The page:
Saturdays filled with dawn-to-dawn tailgating, with a healthy side of bilious regional tribalism, are almost among us.
I didn't grow up with college football. Mattoon, Ill., is about 45 miles south of the University of Illinois, a school obsessed with college basketball that occasionally remembers there's a football team on campus too. (This is the only way to withstand seven years of Ron Zook.) Football was something to keep you occupied until the basketball team started playing. Needless to say, this is a rarity in the world of college athletics. Football rules everything now.
Because the college football atmosphere was such a non-entity for me growing up, my football fandom was developed from afar, on television, flipping from one game to another on Saturday afternoons. This isn't the right way to do it. In baseball, every stadium feels different whether you're watching in person or on TV; the field of play is as varied as the architecture. It's not like this in football. On television, it's often difficult to tell one football stadium from another; you can hear crowd noise and guess at intensity, but it's nothing like being there. I watch dozens of college football games every year, but I don't really know what college football is like. I haven't really been there.
Here are the college football stadiums I have been to in my life:
• Memorial Stadium, Champaign, Ill. (Illinois)
• Husky Stadium, Seattle, Wash. (Washington)
• HighPoint Solutions Stadium, New Brunswick, N.J. (Rutgers)
• Yale Bowl, New Haven, Conn. (Yale)
• Princeton University Stadium, Princeton, N.J. (Princeton)
So, to repeat: I don't really know what college football is like.
This is obviously going to change this year: I moved to Athens, Ga., about a month-and-a-half ago, and basically everyone in this town has been in suspended animation since Georgia's last game. (They started slowly vibrating in anticipation a few weeks ago, like some sort of religious revival. Which I guess it is.) Georgia football is a passion here that I can't possibly understand. There are photos of the players at the dry cleaners; there's a Georgia football poster on the front door of an adult bookstore. The other day some little kid started barking at me in the grocery checkout line. They're into it.
Sanford Stadium, home of the Bulldogs, is at the very center of campus, both geographically and metaphorically. (The whole town appears to have been built in response to it; you gauge wherever you are in town by just how far you are from Sanford.) The football team rules this town. I always knew that college football ruled the south, across the board, but now I'm seeing it, on a daily basis. It isn't just a part of the fabric -- it is the fabric.
But I haven't experienced it yet. I run by an empty Sanford Stadium every day, wondering what it's going to be like with 92,000 people in it. (Louder, I suspect.) My first SEC football game will be Sept. 7, when the Bulldogs host the South Carolina Gamecocks in a massively important SEC game. It'll be my first taste. I suspect it will leave me wanting more. I have a sense that watching the games on television isn't going to cut it anymore.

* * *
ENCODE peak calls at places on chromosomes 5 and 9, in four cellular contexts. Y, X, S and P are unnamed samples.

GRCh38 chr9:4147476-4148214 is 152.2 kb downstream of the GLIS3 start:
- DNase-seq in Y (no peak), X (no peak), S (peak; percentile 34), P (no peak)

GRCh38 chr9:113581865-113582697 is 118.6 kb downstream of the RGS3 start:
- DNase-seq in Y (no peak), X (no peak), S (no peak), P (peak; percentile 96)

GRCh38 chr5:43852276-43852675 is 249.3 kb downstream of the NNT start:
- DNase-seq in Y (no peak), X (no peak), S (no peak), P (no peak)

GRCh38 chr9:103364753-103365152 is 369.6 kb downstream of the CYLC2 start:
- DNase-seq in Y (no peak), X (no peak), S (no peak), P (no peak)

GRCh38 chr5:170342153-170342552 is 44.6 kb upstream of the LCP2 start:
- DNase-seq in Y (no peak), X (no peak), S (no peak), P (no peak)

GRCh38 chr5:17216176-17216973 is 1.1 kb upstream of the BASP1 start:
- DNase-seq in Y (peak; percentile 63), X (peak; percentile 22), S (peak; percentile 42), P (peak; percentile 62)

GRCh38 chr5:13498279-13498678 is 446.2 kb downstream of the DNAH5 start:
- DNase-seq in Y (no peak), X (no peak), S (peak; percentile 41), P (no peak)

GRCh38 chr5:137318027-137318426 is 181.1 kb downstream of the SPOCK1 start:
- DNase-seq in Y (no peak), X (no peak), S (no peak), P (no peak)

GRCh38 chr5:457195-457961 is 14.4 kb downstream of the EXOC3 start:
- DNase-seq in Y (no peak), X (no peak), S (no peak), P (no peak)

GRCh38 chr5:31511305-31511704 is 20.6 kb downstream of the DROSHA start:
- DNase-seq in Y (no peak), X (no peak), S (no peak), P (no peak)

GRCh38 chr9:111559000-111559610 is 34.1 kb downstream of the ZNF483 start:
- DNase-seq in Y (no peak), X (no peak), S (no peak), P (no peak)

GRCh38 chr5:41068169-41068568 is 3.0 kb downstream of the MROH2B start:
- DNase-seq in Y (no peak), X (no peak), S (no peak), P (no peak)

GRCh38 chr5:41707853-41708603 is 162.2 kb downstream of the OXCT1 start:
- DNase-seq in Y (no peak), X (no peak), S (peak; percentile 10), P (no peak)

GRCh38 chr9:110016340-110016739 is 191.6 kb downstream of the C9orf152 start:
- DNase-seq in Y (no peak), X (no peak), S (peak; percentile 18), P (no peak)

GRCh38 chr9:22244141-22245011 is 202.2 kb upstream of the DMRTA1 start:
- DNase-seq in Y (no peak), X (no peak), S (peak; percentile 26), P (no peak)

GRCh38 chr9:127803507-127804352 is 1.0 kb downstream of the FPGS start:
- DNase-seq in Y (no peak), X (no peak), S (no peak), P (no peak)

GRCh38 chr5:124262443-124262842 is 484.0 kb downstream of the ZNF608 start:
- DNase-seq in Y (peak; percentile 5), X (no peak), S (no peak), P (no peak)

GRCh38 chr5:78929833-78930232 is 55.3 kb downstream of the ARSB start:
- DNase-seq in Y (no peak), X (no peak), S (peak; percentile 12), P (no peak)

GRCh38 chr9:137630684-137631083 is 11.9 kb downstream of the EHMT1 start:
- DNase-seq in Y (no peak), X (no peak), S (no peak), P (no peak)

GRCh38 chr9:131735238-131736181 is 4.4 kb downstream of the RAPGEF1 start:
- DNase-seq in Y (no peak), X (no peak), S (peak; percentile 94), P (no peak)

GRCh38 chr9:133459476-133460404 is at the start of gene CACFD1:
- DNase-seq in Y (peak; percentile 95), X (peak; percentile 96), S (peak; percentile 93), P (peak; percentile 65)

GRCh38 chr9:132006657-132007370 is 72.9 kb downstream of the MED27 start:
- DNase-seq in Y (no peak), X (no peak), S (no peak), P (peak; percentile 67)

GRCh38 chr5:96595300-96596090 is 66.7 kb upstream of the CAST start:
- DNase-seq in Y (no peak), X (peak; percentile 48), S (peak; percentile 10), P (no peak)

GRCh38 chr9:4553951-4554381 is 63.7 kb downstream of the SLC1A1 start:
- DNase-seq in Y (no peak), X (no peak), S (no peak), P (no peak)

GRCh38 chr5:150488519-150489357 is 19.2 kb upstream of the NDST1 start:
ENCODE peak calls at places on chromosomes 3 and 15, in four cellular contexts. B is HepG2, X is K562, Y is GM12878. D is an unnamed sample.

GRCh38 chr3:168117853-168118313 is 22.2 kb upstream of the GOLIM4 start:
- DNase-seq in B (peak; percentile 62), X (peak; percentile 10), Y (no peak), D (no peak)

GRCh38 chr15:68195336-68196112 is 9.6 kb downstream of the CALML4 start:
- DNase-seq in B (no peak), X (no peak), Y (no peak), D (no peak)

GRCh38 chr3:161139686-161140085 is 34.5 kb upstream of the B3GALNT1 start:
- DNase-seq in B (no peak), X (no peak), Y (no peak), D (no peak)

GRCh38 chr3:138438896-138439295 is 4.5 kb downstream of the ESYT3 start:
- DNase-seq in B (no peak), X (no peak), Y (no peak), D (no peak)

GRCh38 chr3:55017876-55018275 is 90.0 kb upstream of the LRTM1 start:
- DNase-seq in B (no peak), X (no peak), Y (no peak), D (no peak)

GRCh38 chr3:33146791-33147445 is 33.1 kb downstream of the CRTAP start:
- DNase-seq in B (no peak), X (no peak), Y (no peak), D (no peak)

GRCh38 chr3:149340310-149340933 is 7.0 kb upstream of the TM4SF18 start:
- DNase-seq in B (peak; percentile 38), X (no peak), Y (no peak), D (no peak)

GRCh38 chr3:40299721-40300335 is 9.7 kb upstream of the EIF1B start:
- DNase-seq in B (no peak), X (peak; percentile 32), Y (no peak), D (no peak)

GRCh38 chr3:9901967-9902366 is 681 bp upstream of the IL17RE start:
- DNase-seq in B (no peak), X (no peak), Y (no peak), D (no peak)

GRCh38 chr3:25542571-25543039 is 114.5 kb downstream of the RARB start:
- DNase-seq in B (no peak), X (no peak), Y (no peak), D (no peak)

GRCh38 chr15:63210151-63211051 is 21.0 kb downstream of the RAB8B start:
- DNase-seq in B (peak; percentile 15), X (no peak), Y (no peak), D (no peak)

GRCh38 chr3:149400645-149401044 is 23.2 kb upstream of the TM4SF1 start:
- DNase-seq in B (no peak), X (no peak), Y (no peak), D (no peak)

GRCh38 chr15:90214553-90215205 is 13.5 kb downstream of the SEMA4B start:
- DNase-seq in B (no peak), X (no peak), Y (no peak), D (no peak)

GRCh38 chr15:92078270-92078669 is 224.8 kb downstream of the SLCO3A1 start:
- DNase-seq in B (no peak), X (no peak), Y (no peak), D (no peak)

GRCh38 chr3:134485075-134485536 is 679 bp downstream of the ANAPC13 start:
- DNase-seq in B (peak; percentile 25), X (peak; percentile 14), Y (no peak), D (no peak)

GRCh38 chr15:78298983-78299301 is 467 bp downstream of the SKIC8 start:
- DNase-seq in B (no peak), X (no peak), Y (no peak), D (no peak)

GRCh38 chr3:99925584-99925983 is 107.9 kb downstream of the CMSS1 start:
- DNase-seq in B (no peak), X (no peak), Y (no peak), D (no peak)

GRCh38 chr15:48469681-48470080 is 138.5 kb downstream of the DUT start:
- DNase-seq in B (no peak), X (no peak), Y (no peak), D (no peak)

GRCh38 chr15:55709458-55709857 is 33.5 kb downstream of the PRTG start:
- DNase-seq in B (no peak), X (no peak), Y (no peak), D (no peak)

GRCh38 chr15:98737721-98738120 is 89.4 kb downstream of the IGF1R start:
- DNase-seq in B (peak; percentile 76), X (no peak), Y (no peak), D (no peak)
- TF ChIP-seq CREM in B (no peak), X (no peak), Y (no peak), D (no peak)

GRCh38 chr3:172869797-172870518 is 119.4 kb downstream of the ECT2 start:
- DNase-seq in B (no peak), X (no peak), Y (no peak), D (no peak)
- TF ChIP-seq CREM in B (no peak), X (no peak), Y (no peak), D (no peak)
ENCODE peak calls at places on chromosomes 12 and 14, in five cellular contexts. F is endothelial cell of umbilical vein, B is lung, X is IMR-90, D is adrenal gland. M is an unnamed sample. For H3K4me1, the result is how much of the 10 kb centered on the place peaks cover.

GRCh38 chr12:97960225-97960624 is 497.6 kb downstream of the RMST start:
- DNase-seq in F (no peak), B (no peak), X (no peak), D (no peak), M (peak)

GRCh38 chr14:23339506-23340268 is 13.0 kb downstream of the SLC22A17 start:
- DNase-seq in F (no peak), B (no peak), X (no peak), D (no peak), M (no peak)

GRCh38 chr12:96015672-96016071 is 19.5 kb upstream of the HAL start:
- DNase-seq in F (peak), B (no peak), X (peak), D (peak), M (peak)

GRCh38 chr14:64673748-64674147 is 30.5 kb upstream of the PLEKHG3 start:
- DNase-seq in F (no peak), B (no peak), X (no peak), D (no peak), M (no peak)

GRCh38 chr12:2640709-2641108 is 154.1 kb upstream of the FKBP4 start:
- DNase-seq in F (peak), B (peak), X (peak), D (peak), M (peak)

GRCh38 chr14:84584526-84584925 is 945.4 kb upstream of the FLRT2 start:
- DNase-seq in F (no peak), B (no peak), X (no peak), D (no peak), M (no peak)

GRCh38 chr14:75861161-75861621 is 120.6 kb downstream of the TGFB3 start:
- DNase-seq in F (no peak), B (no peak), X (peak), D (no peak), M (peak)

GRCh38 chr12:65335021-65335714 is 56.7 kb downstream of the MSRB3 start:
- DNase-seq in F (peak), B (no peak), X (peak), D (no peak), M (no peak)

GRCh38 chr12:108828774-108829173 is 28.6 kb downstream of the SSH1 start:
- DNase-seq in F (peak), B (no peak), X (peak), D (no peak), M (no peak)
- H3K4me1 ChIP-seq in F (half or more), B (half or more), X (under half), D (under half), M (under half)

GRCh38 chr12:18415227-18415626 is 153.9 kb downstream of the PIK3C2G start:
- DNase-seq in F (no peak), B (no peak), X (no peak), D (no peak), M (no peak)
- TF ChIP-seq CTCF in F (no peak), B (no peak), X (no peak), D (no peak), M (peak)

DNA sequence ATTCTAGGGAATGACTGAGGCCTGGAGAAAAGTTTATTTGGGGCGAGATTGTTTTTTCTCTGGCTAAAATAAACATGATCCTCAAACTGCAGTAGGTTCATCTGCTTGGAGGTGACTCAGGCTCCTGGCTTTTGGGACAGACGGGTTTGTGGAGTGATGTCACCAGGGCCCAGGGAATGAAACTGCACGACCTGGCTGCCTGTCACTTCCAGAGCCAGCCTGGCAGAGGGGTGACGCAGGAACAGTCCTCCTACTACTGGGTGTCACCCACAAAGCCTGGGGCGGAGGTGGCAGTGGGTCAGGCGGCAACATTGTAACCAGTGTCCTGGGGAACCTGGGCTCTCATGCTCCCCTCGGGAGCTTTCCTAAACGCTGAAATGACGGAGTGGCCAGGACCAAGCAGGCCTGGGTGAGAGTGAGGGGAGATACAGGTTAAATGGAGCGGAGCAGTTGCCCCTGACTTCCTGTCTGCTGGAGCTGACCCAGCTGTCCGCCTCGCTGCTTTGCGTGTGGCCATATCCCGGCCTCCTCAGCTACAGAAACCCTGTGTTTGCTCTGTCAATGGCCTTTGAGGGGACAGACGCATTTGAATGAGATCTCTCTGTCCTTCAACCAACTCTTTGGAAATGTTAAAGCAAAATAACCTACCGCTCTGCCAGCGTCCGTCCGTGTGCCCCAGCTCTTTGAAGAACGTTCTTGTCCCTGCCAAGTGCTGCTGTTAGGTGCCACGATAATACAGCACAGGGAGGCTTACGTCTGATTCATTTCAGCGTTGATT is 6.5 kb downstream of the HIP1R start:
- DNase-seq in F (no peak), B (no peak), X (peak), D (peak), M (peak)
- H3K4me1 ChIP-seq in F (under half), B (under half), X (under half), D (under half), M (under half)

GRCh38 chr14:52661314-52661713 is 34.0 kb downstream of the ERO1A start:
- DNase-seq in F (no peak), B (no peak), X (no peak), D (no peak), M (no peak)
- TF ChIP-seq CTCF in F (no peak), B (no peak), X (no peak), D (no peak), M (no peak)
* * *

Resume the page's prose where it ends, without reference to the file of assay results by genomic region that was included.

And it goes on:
A couple of weeks ago, I ranked the best baseball stadiums I'd been to, an article that couldn't help but be incomplete (I've only been to 21 of the current stadiums). I'm gonna get to all 30 eventually, because baseball teams play 162 games a year: I have a ton of opportunities. College football, though, requires more selectivity. I was hardly the first person to do a ranking of baseball stadiums, but it's more difficult to find rankings of college football stadiums. There are too many, and too few games. The best I could find was Stadium Journey's list from last February, and you'll forgive me for not being blown away by the depth and breadth of their analysis:
Fresno is located in the heart of the central valley in California's agriculture region about halfway between San Francisco and Los Angeles. So entrenched with the San Joaquin Valley is Fresno that the Bulldogs wear a color clashing green "V" on the back of their red helmets. Because of their location away from major metropolitan areas, the Fresno State teams are top dogs in the California valley.
Great stadium review! That tells me absolutely nothing except that Fresno is in California. (Which I think I knew.) Also I'm not sure I trust a list that has Indiana ahead of Texas, Oregon, LSU and Ohio State.
So here's what I'm asking: I'd like anyone who has been to more than 10 college football stadiums to rank them, and send them to me at firstname.lastname@example.org. (You can also put them in the comments, but I won't be able to count those.) I'll also be soliciting rankings from my favorite college football writers. By the end of the season, I want to come up with a far more definitive ranking of college football stadiums and I'll include your suggestions in an upcoming column.
Perhaps more than any other American sport, the experience of being there is what matters. I want to know what the Bucket List college football stadiums are. Because I won't live in the college football darkness anymore. This is my life now. Let's see 'em all: email@example.com. Rank 'em. Send 'em over. Feel free to bark while typing.
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